Ares listened with a bored frown while some overawed commander prattled on about glory and courage. It wasn't until he stood at the edge of an overhang with Xena, looking down at the figures splashed in red that he heard the prayers.
They weren't words, mostly. They were hopes, fragments of thoughts, desperate rushes of blood through veins when confronted with unfriendly colours, and the scramble to stay alive. They flooded through him until he couldn't remember where he began and they ended.
"Go, if you want." Xena's voice was accompanied by a brush was warm breath over his neck, and he felt his hair stand on end. Without a backward glance, he jumped down toward the battlefield.
He moved very well, Xena thought, enjoying the rare luxury of sitting back to watch him fight. He moved with practiced ease, all skill and rough strength, and it was probably some instinctive sense of honour that prevented him from ever using his powers. It wasn't as if he needed them.
She grinned as she watched him use a comrade's grip to swing himself up into a hard kick to an attacker's face, a trick he had obviously borrowed from Hercules unintentionally. He always communicated well without a spoken word on the battlefield.
She looked up at Zeus' arrival. Ares chose that moment to give a vigorous yell in conjunction with a particularly vicious attack on a defensive cluster of soldiers, and she found herself smiling sheepishly.
"I see he's enjoying himself," Zeus said dryly. "I suppose that's a good thing. I'm surprised, though. I couldn't get him to leave his chambers."
"Ah," Xena said.
When it became clear that she wasn't going to offer any more information, Zeus laughed. "Ah, then. Well done. If you'll do me one more favour," he said, reaching out a hand to her and opening it to reveal a pebble with its shifting patterns roiling sluggishly, "I'll leave this with you."
She inclined her head respectfully as the king of the gods vanished and turned her attention back to the battle. Knots of skirmishes littered the field, and she quickly found Ares. He'd clearly coordinated some sort of attack on his current opponents with several nearby comrades, Xena noticed, watching them move purposefully, pushing the enemy back. A soldier beside him was knocked to the ground, and his helmet clattered off, revealing curly blond hair and a boy who couldn't have been more than sixteen.
Xena's fists clenched as the boy's opponent moved to drive his sword down in a finishing blow, and sparks flew when Ares' sword blocked the downward stroke with a clang audible even from her distance. He shoved his sword forward, keeping contact with the other blade until it wedged into the place where the crossguard met the blade. A twist of his wrist, and Ares sent the other sword spinning. Another twist, and he sent his weapon into an upward slash that sliced deep into the enemy's torso.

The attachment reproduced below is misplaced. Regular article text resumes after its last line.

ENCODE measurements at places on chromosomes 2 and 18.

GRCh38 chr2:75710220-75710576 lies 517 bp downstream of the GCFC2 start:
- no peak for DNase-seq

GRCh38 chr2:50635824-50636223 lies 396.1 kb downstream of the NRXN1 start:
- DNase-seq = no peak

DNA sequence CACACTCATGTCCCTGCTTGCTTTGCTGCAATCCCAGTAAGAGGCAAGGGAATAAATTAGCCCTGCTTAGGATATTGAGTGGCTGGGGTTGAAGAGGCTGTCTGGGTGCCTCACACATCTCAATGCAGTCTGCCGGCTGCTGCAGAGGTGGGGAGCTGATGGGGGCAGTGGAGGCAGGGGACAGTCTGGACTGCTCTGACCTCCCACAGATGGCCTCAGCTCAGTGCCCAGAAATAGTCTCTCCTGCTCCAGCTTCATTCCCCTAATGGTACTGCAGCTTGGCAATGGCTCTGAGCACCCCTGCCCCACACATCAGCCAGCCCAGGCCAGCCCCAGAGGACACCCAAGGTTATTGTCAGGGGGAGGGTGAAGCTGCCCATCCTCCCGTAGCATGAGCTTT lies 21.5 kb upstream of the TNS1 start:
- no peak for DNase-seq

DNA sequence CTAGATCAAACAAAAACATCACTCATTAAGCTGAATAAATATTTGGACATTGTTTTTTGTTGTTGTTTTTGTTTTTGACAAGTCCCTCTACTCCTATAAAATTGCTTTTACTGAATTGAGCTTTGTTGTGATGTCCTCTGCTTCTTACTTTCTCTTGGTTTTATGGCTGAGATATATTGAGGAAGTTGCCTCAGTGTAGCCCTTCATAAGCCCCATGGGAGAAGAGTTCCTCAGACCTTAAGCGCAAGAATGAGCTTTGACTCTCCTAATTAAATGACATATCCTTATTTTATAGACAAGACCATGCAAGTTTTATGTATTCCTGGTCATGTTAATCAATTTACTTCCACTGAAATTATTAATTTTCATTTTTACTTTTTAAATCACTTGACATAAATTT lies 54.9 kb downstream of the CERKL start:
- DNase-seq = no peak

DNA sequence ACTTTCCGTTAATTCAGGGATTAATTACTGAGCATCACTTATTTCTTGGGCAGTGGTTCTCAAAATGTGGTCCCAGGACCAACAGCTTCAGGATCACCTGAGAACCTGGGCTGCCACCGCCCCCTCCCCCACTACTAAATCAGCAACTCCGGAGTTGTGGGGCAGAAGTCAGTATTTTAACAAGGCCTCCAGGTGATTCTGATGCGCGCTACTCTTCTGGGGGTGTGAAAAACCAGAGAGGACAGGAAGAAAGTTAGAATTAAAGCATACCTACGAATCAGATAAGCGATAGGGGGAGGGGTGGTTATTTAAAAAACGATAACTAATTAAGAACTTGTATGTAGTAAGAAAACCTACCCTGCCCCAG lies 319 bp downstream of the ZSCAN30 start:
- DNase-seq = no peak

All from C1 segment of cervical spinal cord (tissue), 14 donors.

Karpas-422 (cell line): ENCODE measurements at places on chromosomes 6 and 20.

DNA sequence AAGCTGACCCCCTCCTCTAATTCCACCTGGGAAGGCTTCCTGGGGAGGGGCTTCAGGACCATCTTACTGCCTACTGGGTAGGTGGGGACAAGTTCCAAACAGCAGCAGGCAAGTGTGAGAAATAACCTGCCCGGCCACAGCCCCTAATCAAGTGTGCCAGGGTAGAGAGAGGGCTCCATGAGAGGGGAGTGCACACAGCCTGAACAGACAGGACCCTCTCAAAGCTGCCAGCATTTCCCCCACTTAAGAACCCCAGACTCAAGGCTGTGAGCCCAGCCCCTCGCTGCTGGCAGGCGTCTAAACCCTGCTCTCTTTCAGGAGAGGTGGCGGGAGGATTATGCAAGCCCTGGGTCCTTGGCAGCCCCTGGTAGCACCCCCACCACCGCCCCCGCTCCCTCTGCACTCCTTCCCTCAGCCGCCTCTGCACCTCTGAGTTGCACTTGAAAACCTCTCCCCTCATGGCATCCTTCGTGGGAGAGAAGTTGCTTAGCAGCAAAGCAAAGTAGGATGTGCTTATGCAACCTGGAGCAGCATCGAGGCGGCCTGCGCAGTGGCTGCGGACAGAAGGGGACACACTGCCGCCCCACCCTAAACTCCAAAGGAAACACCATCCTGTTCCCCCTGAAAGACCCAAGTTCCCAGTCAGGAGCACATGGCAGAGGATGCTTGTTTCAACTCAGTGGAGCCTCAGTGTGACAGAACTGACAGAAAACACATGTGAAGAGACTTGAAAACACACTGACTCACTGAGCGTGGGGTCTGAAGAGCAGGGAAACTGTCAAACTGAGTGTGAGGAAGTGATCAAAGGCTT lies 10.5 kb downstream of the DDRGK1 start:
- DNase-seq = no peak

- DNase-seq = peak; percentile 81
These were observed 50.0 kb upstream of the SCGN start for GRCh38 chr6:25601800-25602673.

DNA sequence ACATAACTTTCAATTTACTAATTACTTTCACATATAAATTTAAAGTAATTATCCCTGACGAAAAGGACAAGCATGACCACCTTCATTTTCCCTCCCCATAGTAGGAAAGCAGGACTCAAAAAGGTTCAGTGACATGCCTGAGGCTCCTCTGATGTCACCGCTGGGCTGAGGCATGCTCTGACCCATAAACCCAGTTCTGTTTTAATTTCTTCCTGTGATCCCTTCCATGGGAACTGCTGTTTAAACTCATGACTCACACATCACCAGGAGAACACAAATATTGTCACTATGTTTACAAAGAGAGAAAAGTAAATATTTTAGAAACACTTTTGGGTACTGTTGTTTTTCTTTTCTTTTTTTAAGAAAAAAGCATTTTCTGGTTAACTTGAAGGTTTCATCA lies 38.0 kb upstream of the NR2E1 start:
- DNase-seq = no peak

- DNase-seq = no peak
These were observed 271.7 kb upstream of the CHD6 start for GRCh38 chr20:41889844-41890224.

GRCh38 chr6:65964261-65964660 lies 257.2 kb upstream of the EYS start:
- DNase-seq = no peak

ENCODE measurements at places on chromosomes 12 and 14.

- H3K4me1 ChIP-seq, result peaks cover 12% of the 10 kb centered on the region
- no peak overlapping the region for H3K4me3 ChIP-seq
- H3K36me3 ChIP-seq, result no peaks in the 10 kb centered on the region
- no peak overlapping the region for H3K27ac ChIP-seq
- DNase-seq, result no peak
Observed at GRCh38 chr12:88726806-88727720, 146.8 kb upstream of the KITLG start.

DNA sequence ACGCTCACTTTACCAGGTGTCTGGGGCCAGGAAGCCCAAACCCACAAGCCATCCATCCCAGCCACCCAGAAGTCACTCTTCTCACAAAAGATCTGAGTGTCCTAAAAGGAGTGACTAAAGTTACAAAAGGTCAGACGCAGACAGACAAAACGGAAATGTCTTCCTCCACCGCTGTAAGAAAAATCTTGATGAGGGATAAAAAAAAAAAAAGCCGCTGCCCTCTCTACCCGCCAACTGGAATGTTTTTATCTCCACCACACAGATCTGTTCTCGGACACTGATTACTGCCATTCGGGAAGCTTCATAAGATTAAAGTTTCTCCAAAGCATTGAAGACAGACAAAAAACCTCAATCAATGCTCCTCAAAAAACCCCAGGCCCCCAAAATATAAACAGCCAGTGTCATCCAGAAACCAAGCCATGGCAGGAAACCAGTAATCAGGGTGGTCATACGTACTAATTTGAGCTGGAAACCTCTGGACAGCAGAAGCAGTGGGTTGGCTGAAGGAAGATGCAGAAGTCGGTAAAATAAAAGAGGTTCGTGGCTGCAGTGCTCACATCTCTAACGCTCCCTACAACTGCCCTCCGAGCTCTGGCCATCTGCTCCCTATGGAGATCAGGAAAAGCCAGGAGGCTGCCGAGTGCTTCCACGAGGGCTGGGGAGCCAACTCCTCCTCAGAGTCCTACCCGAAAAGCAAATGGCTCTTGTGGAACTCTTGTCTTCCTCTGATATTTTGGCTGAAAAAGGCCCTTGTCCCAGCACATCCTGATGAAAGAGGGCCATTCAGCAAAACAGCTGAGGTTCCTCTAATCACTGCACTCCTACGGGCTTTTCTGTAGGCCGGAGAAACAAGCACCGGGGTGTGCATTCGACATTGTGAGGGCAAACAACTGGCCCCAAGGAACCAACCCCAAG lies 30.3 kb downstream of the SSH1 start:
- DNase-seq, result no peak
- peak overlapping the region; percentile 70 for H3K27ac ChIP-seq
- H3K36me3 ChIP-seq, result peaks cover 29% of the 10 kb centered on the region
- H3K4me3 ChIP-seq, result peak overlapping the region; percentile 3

He let the others rush past him now, and looked up at her. A flash, and he was beside her, euphoria glittering in his eyes.
"Why did you save that boy?" Xena asked softly.
Cries of "for Ares!" drifted up from the battlefield, barely heard over the clang of metal and the screams of injured horses.
He looked at her and said, "Why do you help the people that you do?"
"Because someone has to."
He looked at her now with a grin that seemed to say "exactly."
"He might still die today."
"But not right now."
Xena felt a rush of something unidentifiable her chest, sharp so that it hurt but warm at the same time. She held out the pebble to him.
When the dust had settled into his skin, he looked at her with a lopsided smile and said, "What, I had to pass a test before you'd give that to me?"
She shrugged, an answering smile on her lips. "Maybe," she said, noticing that she was drawing closer to him, and that feeling in her chest was increasing in response. A drifting, detached thought informed her that her pulse was increasing. Explains the light-headedness, she thought, tilting her head up.
"Ack! Sorry!" a shrill, nervous voice sounded behind her, and she swung around to see Strife. Cringing under the twin glares, the little god shoved a scroll into Ares' hand before vanishing with another "Sorry!"
"It's from Athena," Ares said, a confused frown on his face as he broke the seal. "Dear brother," he read. "I must commend you, a rare occasion, for the admittedly brilliant strategy you deployed today in our long-standing battle. I look forward to further engagements. Athena."
He stared at the scroll. "I didn't…" He trailed off and his eyes shot up to Xena's. "Did you do this?"
She nodded. "I thought your general could do with some tips. He sent a request with the paperwork today." She frowned. "What?"
His scowl was thunderous. "I thought I told you never to interfere with me and Athena. I thought I told you it was personal."
Xena stared at him. "I just thought you could use some help to win—"
"It's not about winning!"
"What? I was just—"
He cut her off with an abrupt jerk of his hand. "Whatever, Xena," he said, turning and vanishing.
To be continued.